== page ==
Now, some are advocating moving some of that data to less congested wireless networks, such as public Wi-Fi hotspots. Dropbox files or less urgent app updates, for example, can be handed over to these faster and freer lanes in the cyber highway, according to an increasingly popular view on building future wireless networks.
One of its proponents is Aled Tien, who is Motorola Solutions’ lead for the Asia-Pacific vertical market for telecom operators. The veteran of the industry has worked on wireless systems for 25 years, starting with AT&T in the United States and including stints at Lucent Technologies in China and Southeast Asia.
A speaker in this year’s Unwired 2012 conference, he joined Motorola Solutions in 2009. In this month’s Q&A with Techgoondu, he argues how Wi-Fi offload can help telcos alleviate the jam in the sky.
Downloads are never too fast. Webpages cannot load quickly enough, and that YouTube video should have streamed five seconds ago.
If that sounds like a typical day for a smartphone user, it is partly because of the explosion of mobile broadband data in the past few years, which has telecom operators struggling to cope with the demand for more bandwidth.
With users updating their Facebook status every other minute and worse, when machines start “talking” to one another to transmit, say, sensor data of an impending flood, how can mobile networks cope?
Techgoondu had a quick Q&A with StarHub’s chief technology officer, Mock Pak Lum, to find out more. A veteran of the industry, Mock has been the CEO of 1-Net, Singapore’s broadband exchange, and has had stints in Hewlett-Packard and MediaCorp.
He will be speaking at next week’s UNWIRED 2012 conference in a panel discussion on Adding Network Smarts. …
Not everyone checks up the specs on the new Apple iPad before buying the shiny toy, but for those who do, they will find an interesting entry in a section called Wireless and Cellular.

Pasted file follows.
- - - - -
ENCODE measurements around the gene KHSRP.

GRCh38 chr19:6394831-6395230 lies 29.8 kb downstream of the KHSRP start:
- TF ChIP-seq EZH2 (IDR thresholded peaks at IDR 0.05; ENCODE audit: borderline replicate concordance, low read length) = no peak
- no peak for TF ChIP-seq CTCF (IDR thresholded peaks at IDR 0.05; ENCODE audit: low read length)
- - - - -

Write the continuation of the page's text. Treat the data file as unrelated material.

Not only is there mention of the touted “4G” or LTE (Long Term Evolution) speed upgrade, which supports the 700MHz and 2,100MHz frequencies, but the iPad can also log on to older networks running UMTS/HSPA/HSPA+/DC-HSPA in four other frequencies. And get this, the new iPad also supports GSM networks in the good old 800, 900, 1,800 and 1,900MHz frequencies as well.
Confused already? That, by the way, is just for the AT&T model in the United States. Also listed on the Apple website is a Verizon model, which supports LTE all the same, but “falls back” on a different older network called CDMA EV-DO, along with the rest of the other cellphone network technologies, if LTE is not available.
Nobody but geeks used to care about the alphabet soup here, but as more LTE devices hit the market this year, as the iPad did this weekend, this fragmentation of wireless network technologies is becoming a huge problem for device makers and users alike.
LTE was meant to unify these disparate technologies evolved over the years, but with 38 different frequencies expected to be rolled out around the world, the new technology is adding to the problem instead. …